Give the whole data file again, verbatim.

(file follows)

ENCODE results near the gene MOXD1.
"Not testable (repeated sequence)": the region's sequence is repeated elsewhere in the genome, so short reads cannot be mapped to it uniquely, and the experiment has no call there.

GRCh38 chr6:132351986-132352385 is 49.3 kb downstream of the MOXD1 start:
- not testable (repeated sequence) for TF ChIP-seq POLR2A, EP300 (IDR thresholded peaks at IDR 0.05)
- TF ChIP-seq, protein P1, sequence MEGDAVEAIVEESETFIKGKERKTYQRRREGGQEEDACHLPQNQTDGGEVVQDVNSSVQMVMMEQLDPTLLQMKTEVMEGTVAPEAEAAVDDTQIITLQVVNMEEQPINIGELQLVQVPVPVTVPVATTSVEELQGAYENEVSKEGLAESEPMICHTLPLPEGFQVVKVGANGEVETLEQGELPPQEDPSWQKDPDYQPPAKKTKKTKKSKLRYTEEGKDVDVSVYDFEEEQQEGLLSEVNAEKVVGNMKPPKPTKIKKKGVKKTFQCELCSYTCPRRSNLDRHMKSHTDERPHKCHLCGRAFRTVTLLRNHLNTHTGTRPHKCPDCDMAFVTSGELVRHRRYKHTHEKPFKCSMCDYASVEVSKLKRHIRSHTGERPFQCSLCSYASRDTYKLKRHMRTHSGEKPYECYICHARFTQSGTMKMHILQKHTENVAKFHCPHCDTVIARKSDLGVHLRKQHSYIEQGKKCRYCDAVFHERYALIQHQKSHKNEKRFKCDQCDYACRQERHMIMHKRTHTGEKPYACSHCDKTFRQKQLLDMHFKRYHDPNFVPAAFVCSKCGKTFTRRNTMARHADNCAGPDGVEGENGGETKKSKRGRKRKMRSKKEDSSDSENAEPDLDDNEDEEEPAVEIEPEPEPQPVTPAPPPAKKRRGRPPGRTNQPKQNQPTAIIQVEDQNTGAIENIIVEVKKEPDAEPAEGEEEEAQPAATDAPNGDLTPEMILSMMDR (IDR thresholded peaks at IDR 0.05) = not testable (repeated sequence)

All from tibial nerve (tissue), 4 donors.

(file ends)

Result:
ENCODE results near the gene MOXD1.
"Not testable (repeated sequence)": the region's sequence is repeated elsewhere in the genome, so short reads cannot be mapped to it uniquely, and the experiment has no call there.

GRCh38 chr6:132351986-132352385 is 49.3 kb downstream of the MOXD1 start:
- not testable (repeated sequence) for TF ChIP-seq POLR2A, EP300 (IDR thresholded peaks at IDR 0.05)
- TF ChIP-seq, protein P1, sequence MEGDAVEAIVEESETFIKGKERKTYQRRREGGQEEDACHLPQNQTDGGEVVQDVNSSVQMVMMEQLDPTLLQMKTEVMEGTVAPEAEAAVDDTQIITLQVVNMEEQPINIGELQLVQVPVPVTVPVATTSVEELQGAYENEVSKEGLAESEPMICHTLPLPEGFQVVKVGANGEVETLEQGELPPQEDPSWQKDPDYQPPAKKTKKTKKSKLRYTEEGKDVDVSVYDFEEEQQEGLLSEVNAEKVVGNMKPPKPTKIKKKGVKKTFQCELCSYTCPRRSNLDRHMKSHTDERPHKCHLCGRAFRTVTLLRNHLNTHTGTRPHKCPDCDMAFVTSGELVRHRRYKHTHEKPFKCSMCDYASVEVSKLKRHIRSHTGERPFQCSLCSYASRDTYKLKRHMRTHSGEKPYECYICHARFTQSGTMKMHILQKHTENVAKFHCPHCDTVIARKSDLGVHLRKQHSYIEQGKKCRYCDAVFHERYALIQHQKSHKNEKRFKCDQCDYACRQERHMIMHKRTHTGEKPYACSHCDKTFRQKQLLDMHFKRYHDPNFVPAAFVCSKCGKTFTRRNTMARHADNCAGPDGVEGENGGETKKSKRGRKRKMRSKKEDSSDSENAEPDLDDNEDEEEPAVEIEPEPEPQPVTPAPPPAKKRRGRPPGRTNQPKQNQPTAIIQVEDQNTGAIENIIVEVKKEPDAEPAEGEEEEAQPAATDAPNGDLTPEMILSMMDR (IDR thresholded peaks at IDR 0.05) = not testable (repeated sequence)

All from tibial nerve (tissue), 4 donors.